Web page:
Monday, September 23, 2013

Pay less attention to his words but to the Spirit of Francis

Last time I talked about The Idea of Francis. I suspect that Andrew Sullivan will be caught in an endless Borg-style logic bomb when he learns of this: Pope Francis just excommunicated a pro-gay "marriage" priest.
From all of last week's headlines saying that the Pope wants to forget this nonsense about abortion and gays, you'd imagine that Germaine Greer had been elected to run the Catholic Church. Actually what the Pope was saying was that he wants the Church to talk more about what it's for than what it's against. But that doesn't mean it won't still be against those things that contradict its teachings and traditions.
Just ask Greg Reynolds of Melbourne – a priest who appears to have been both defrocked and excommunicated because of his radical views on women clergy and gay marriage. From Australia's The Age:
The excommunication document – written in Latin and giving no reason – was dated May 31, meaning it comes under the authority of Pope Francis who made headlines on Thursday calling for a less rule-obsessed church.
Now I suspect it will be progressives who darkly mutter about traitors within the Church, of bad eggs in the curia, of dead enders who are carrying on the dark designs of Francis's much despised predecessor. Francis has become the papal equivalent of Vatican II. He's no longer a man, but an event. Fifty years from now Catholics will be vigorously arguing over the text of Francis's words and the "Spirit of Francis." Still, Sullivan's ecstatic that for the first time in thirty years or so he can finally proof text a pope's words to attack his ideological opponents.
The people in the hierarchy and the hard-right of the American Catholic church have put their best face forward after Pope Francis’ categorical rejection of their entire project. 
The hierarchy is on the side of us reactionary restorationists? That's news to me.
One of those whose writings have been almost obsessed with abortion, gay marriage and contraception ...
Call me crazy, but I get the feeling the Church would hardly ever talk of those things if the world was not obsessed with them. I wish I could live in the universe of Andrew Sullivan and other progressive Catholics. Outside of the local FSSP parish, not once in my eight years as a Catholic have I ever heard any priest utter a peep about abortion, gay marriage, or contraception. Not once. Neither from the pulpit or in private conversation.
But that latter point got lost, did it not, in the recent past as an authoritarian Pope demanded “catechetical fundamentals” on everything all the time, often with more dictatorial fear than Christ’s love. Nothing better illustrated this in recent years than Benedict’s disciplining of America’s off-message nuns...
Please. Pope Benedict XVI himself said that the Church must emphasize what she is for in addition to what she is against. It was under Benedict that "affirmative orthodoxy" became a buzzword. Sullivan knows this, but his white hot rage against Benedict will not bend to reality. The "crack down" on the nuns (does the Vatican ever do anything besides crack down in the media's lexicon?) was much too little about forty years too late. Many of the orders which fall under LCWR are heretic or apostate. Granted, they're heretics and apostates who do good social work but heretics and apostates nonetheless. That's why they're dying out and women's orders of the kind that would make white smoke come from Sullivan's ears are growing by leaps and bounds.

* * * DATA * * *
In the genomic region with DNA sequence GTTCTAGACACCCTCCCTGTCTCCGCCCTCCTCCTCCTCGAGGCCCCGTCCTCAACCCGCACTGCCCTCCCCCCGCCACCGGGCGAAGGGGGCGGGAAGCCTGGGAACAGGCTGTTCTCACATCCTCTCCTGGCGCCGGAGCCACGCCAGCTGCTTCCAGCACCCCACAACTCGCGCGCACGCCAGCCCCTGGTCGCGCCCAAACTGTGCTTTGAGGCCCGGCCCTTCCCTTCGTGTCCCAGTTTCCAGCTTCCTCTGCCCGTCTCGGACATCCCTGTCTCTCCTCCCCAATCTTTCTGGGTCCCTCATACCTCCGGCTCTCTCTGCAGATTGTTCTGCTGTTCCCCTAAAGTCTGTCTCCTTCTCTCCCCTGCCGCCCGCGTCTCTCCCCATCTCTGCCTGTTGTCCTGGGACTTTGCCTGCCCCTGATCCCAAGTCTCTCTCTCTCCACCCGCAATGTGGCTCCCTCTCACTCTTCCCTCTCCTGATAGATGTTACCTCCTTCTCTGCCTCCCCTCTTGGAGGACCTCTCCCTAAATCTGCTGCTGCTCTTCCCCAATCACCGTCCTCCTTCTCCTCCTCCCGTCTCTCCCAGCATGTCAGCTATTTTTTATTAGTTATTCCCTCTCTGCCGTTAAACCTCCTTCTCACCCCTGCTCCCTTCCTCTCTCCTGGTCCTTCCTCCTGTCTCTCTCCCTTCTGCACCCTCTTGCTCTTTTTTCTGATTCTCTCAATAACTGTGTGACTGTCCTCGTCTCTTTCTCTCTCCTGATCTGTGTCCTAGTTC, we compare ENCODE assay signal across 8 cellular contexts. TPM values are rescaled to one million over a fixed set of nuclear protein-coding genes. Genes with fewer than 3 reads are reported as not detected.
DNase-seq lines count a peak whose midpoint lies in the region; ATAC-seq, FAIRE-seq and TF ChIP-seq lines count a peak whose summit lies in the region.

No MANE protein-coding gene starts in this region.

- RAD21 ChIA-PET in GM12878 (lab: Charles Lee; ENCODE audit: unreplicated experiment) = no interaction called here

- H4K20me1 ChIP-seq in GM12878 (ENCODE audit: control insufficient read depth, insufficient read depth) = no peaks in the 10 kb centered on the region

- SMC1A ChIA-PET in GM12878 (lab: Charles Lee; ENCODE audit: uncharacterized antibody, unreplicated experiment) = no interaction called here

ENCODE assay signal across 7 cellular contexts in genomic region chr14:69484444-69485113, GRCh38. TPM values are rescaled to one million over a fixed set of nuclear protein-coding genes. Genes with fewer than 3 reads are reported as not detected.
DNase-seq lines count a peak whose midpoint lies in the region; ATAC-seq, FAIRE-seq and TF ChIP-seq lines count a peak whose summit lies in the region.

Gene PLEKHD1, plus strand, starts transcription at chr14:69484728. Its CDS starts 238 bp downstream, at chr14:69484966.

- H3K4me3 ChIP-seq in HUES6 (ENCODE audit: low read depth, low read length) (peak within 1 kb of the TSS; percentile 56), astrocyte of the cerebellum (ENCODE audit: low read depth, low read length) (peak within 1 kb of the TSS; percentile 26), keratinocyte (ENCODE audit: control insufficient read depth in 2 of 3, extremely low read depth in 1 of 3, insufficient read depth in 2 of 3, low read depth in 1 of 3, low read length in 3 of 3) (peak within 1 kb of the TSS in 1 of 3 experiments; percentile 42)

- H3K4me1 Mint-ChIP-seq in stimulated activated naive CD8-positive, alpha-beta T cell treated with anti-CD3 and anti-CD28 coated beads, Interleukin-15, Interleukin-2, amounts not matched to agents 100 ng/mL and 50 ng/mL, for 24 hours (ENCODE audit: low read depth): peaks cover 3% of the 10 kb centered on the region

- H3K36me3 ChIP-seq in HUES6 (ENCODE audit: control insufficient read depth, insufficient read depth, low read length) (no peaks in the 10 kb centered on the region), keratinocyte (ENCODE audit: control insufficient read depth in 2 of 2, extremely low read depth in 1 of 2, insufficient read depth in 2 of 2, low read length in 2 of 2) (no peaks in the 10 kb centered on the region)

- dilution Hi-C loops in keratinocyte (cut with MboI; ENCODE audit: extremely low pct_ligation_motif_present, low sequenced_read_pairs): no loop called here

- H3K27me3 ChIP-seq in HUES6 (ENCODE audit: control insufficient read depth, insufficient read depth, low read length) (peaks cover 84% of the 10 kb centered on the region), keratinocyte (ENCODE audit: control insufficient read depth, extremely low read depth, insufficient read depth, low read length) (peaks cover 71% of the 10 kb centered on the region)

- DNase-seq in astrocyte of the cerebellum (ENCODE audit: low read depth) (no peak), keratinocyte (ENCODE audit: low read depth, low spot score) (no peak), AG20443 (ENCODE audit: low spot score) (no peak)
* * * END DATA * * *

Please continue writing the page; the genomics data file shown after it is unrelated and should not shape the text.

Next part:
On this, how can the theocons ignore the following:
If the Christian is a restorationist, a legalist, if he wants everything clear and safe, then he will find nothing.
To whom do they think the Pope was referring? Who else if not them? Or do they have alternative suggestions?
For the sake of argument, let's pretend that this statement by Francis is as thorough a rejection of Traditionalism as if he had hurled a thunderous anathema from on high against all Trads everywhere (Sullivan would no doubt welcome that bit of papal dictatorship.) First of all, a papal interview with a magazine is not Church teaching. Second, I agree with Francis that all Catholics tend to expect too much from the hierarchy. Many Trads harbor secret dreams of some future pope bringing back all of the stuff by fiat. That isn't going to happen. Whatever else one says of Vatican II, what came after the council was a complete destruction of Catholic culture. It's not coming back overnight. It's not coming back within my lifetime. Legalism by itself will get us nothing. On that I think the pope is right on.

Third, Francis is his own man so obviously he's going to differ from his two predecessors. Even so, the progressive's portrayal of JPII and BXVI as radical right-wing tyrants who policed our every thought and action is so bizarre and nonsensical that it scarcely rises to the level of being wrong. Exhibit A: Hans Kung is still a Catholic priest in good standing. I rest my case. Francis's methods are not infallible. His prudential decisions are not dogma. Time will tell if his approach is what's best for the Church in these days. If it brings souls to Christ, that's good enough for me.

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